Organizing for Higher Performance: Case Studies of Organized Delivery Systems--Series Overview, Findings, and Methods

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Fifteen case studies illustrate how diverse types of organized health care delivery systems promote higher performance through information continuity, patient engagement, care coordination, team-oriented care delivery, continuous innovation and learning, and convenient access to care. Those attributes are supported by values-driven leadership, interdisciplinary teamwork, integration and aligned incentives (both at the organizational and provider level), accountability, and transparency. Commonly reported results include improved clinical quality of care and control of chronic diseases, increased patient satisfaction, shorter waiting times, and reduced hospitalizations, emergency visits, and prescription drug expenses. The experience of these organizations supports recent recommendations by The Commonwealth Fund Commission on a High Performance Health System to stimulate greater organization of health care in the United States.


This study was based on publicly available information and self-reported data provided by the case study institution(s). The aim of Commonwealth Fund–sponsored case studies of this type is to identify institutions that have achieved results indicating high performance in a particular area of interest, have undertaken innovations designed to reach higher performance, or exemplify attributes that can foster high performance. The studies are intended to enable other institutions to draw lessons from the studied institutions' experience that will be helpful in their own efforts to become high performers. Even the best-performing organizations may fall short in some areas or make mistakes—emphasizing the need for systematic approaches to improve quality and prevent harm to patients and staff. The Commonwealth Fund is not an accreditor of health care organizations or systems, and the inclusion of an institution in the Fund's case study series is not an endorsement by the Fund for receipt of health care from the institution.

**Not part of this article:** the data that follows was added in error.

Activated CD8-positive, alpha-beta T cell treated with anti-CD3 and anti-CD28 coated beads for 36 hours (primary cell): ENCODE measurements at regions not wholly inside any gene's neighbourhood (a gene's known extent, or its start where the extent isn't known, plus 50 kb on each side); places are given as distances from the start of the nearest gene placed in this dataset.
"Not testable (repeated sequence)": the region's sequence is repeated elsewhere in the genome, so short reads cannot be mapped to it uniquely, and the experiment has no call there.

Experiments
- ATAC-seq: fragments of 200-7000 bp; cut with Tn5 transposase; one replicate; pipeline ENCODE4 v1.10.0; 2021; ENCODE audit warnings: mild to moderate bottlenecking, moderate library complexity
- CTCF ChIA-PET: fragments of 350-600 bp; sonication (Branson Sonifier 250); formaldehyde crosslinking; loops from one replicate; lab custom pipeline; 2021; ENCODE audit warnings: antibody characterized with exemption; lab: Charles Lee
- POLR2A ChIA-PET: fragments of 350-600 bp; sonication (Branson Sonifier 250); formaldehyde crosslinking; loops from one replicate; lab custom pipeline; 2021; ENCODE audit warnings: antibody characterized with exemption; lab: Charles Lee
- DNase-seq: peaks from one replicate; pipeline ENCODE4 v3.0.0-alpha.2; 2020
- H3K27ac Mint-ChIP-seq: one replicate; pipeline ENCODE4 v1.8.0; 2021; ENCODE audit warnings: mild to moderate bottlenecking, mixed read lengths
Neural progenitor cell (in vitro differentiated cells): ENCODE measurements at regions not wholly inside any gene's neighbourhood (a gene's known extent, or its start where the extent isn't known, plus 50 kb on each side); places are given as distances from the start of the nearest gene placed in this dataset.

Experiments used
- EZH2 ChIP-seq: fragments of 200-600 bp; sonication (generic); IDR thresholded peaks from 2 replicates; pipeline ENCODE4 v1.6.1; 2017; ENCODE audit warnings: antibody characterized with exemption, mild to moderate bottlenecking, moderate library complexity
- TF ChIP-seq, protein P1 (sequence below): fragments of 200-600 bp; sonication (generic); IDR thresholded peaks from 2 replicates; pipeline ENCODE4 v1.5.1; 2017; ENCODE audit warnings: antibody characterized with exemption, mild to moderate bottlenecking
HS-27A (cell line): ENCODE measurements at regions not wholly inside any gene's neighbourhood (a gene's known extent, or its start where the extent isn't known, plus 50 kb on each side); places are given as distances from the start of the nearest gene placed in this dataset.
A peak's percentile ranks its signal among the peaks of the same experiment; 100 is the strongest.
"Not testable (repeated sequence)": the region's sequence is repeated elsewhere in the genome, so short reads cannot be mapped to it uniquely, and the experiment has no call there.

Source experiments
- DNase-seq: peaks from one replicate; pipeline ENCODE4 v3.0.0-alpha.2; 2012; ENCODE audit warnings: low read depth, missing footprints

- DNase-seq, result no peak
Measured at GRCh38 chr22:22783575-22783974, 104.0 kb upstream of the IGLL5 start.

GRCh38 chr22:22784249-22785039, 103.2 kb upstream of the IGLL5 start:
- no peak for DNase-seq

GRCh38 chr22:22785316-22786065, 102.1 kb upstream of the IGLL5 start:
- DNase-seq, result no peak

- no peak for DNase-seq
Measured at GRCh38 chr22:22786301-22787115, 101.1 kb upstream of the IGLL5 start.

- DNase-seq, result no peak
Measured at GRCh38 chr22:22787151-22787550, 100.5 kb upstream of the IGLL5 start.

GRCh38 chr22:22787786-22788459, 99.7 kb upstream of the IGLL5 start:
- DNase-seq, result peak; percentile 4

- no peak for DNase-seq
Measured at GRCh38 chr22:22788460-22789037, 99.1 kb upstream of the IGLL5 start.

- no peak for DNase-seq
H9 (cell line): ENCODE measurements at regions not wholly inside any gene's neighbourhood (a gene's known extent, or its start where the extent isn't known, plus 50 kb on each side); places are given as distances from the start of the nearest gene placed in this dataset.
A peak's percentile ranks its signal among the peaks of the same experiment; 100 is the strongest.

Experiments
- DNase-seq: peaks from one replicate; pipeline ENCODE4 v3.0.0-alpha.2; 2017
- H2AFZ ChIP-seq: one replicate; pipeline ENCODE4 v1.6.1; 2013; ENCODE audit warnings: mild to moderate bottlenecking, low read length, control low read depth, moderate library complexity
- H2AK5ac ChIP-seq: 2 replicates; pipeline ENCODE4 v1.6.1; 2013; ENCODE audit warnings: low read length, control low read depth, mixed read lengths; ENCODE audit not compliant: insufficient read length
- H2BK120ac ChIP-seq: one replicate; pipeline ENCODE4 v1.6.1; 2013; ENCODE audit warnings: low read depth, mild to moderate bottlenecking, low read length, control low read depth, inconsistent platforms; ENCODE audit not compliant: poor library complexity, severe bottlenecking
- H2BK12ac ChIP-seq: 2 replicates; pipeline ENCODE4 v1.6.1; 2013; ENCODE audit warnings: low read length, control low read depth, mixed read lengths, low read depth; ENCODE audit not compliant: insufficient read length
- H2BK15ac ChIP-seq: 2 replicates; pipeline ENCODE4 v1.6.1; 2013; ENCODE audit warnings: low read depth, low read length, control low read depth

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Publication Date:
July 2, 2009
Authors:
Douglas McCarthy, Kimberly Mueller
Related Topics
Health Care Delivery

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